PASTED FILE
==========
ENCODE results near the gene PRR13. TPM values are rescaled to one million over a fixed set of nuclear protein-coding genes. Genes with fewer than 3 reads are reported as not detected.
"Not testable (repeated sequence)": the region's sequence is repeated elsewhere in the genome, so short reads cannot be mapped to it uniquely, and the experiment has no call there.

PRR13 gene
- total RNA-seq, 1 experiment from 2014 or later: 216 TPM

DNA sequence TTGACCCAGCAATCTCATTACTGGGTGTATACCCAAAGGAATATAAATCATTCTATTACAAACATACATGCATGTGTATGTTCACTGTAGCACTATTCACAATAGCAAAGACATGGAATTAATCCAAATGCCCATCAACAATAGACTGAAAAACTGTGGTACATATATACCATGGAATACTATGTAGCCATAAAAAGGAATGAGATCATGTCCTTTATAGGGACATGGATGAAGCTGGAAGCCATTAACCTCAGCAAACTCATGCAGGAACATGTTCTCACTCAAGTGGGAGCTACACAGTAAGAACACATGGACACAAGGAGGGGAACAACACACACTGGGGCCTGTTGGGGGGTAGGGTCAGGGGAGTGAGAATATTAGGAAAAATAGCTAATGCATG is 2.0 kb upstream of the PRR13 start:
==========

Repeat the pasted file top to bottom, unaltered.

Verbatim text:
ENCODE results near the gene PRR13. TPM values are rescaled to one million over a fixed set of nuclear protein-coding genes. Genes with fewer than 3 reads are reported as not detected.
"Not testable (repeated sequence)": the region's sequence is repeated elsewhere in the genome, so short reads cannot be mapped to it uniquely, and the experiment has no call there.

PRR13 gene
- total RNA-seq, 1 experiment from 2014 or later: 216 TPM

DNA sequence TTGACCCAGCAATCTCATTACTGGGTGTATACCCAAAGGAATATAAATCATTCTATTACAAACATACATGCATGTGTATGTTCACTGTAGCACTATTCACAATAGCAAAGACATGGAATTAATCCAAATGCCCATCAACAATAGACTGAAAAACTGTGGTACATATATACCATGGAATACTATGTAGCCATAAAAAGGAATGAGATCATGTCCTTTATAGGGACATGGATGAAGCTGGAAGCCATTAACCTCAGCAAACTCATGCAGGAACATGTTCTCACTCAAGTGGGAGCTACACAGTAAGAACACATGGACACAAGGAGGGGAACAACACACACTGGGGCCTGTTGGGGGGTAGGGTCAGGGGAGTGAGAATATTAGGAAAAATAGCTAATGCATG is 2.0 kb upstream of the PRR13 start: